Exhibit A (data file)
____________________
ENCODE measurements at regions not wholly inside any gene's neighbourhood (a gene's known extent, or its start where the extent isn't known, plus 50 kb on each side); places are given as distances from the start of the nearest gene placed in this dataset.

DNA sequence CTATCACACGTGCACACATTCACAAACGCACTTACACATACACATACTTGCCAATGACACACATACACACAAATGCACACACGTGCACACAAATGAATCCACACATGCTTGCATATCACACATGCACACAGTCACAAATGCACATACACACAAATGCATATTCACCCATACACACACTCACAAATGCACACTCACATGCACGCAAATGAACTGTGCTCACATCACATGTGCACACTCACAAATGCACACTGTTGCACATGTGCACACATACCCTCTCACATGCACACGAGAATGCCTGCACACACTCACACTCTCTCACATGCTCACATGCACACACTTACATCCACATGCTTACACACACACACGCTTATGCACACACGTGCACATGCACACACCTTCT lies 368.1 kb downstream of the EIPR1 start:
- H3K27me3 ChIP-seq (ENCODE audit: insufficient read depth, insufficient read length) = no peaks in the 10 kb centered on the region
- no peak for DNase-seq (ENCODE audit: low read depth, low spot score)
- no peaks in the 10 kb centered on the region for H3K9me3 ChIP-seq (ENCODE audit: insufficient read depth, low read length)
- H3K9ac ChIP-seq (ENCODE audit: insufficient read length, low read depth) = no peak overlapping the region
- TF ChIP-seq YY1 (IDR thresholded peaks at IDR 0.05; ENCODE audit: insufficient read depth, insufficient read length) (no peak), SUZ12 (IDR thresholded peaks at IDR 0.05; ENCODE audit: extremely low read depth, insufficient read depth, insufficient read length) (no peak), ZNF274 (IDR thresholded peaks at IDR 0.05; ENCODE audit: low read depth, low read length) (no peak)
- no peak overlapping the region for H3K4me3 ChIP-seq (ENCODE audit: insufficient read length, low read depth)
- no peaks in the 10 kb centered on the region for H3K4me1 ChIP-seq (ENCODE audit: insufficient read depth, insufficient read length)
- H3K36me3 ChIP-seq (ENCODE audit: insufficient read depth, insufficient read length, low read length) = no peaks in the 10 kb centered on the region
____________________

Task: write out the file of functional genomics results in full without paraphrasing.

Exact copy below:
ENCODE measurements at regions not wholly inside any gene's neighbourhood (a gene's known extent, or its start where the extent isn't known, plus 50 kb on each side); places are given as distances from the start of the nearest gene placed in this dataset.

DNA sequence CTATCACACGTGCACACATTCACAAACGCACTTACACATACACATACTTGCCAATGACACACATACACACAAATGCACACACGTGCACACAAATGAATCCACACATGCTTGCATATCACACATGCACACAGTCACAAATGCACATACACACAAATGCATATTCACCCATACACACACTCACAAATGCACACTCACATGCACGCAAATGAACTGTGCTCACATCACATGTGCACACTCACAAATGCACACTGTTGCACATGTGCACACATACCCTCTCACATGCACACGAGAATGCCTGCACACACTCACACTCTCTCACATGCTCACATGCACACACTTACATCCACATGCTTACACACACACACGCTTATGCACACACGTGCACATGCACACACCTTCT lies 368.1 kb downstream of the EIPR1 start:
- H3K27me3 ChIP-seq (ENCODE audit: insufficient read depth, insufficient read length) = no peaks in the 10 kb centered on the region
- no peak for DNase-seq (ENCODE audit: low read depth, low spot score)
- no peaks in the 10 kb centered on the region for H3K9me3 ChIP-seq (ENCODE audit: insufficient read depth, low read length)
- H3K9ac ChIP-seq (ENCODE audit: insufficient read length, low read depth) = no peak overlapping the region
- TF ChIP-seq YY1 (IDR thresholded peaks at IDR 0.05; ENCODE audit: insufficient read depth, insufficient read length) (no peak), SUZ12 (IDR thresholded peaks at IDR 0.05; ENCODE audit: extremely low read depth, insufficient read depth, insufficient read length) (no peak), ZNF274 (IDR thresholded peaks at IDR 0.05; ENCODE audit: low read depth, low read length) (no peak)
- no peak overlapping the region for H3K4me3 ChIP-seq (ENCODE audit: insufficient read length, low read depth)
- no peaks in the 10 kb centered on the region for H3K4me1 ChIP-seq (ENCODE audit: insufficient read depth, insufficient read length)
- H3K36me3 ChIP-seq (ENCODE audit: insufficient read depth, insufficient read length, low read length) = no peaks in the 10 kb centered on the region